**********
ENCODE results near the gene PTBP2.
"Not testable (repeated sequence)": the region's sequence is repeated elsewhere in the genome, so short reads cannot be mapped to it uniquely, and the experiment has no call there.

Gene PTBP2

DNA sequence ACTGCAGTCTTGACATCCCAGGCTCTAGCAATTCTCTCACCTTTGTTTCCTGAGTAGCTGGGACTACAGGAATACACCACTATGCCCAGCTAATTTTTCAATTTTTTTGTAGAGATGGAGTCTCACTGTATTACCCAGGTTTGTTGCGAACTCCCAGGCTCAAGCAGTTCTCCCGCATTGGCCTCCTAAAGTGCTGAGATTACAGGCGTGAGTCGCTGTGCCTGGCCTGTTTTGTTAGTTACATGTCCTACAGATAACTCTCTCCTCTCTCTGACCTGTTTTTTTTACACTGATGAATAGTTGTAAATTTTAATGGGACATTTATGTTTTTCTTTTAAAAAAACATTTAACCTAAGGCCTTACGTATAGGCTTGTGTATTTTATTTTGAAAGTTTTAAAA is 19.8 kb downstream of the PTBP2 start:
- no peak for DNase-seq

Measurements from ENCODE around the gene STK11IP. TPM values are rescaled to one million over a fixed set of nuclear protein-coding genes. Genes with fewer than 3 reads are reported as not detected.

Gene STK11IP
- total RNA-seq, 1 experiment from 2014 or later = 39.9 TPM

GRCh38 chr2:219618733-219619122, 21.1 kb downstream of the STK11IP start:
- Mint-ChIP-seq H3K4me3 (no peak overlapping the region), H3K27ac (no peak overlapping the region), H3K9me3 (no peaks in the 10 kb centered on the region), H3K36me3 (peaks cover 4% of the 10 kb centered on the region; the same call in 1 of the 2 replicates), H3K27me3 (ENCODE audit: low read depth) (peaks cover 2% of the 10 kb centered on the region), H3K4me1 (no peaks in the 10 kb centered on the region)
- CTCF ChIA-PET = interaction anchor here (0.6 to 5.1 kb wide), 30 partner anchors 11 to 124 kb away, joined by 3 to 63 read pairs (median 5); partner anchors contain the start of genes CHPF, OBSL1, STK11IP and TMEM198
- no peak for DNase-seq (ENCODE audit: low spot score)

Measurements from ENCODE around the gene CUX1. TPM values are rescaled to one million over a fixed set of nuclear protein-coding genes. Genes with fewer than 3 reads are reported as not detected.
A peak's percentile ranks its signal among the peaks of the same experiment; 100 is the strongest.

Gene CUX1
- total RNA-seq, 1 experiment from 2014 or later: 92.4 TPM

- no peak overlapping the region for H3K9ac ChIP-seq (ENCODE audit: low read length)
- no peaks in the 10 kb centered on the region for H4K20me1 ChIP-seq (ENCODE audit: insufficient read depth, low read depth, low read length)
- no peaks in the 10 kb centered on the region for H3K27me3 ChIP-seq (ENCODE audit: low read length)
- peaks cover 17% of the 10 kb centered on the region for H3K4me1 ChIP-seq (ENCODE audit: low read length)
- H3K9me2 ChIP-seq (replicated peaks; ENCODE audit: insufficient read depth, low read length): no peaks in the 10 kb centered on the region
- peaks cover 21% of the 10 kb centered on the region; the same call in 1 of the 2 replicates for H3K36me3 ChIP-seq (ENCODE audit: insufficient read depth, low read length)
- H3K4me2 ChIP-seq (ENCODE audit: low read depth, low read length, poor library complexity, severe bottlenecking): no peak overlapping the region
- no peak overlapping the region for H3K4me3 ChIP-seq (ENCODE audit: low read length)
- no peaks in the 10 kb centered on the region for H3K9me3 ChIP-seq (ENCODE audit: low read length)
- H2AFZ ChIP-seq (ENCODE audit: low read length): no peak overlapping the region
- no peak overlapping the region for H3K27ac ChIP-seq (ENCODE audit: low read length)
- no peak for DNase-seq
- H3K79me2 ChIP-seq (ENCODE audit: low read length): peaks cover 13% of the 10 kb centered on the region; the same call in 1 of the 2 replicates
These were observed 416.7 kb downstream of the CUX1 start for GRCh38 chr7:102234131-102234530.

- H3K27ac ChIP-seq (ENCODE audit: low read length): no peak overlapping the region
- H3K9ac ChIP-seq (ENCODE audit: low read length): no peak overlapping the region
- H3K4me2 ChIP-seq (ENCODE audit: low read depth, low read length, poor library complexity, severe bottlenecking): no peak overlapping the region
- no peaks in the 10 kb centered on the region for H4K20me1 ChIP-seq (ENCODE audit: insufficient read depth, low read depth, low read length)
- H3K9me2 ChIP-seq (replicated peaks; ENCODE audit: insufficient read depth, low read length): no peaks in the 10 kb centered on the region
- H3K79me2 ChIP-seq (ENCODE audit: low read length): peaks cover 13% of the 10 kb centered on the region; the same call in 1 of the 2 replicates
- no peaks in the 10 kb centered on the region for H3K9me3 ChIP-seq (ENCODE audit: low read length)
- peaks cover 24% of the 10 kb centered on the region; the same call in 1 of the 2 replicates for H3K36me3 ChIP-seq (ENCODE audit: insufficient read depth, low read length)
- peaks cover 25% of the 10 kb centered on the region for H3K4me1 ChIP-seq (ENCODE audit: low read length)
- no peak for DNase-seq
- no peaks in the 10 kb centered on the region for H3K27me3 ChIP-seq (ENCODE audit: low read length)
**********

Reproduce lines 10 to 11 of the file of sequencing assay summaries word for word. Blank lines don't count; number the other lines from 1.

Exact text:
- Mint-ChIP-seq H3K4me3 (no peak overlapping the region), H3K27ac (no peak overlapping the region), H3K9me3 (no peaks in the 10 kb centered on the region), H3K36me3 (peaks cover 4% of the 10 kb centered on the region; the same call in 1 of the 2 replicates), H3K27me3 (ENCODE audit: low read depth) (peaks cover 2% of the 10 kb centered on the region), H3K4me1 (no peaks in the 10 kb centered on the region)
- CTCF ChIA-PET = interaction anchor here (0.6 to 5.1 kb wide), 30 partner anchors 11 to 124 kb away, joined by 3 to 63 read pairs (median 5); partner anchors contain the start of genes CHPF, OBSL1, STK11IP and TMEM198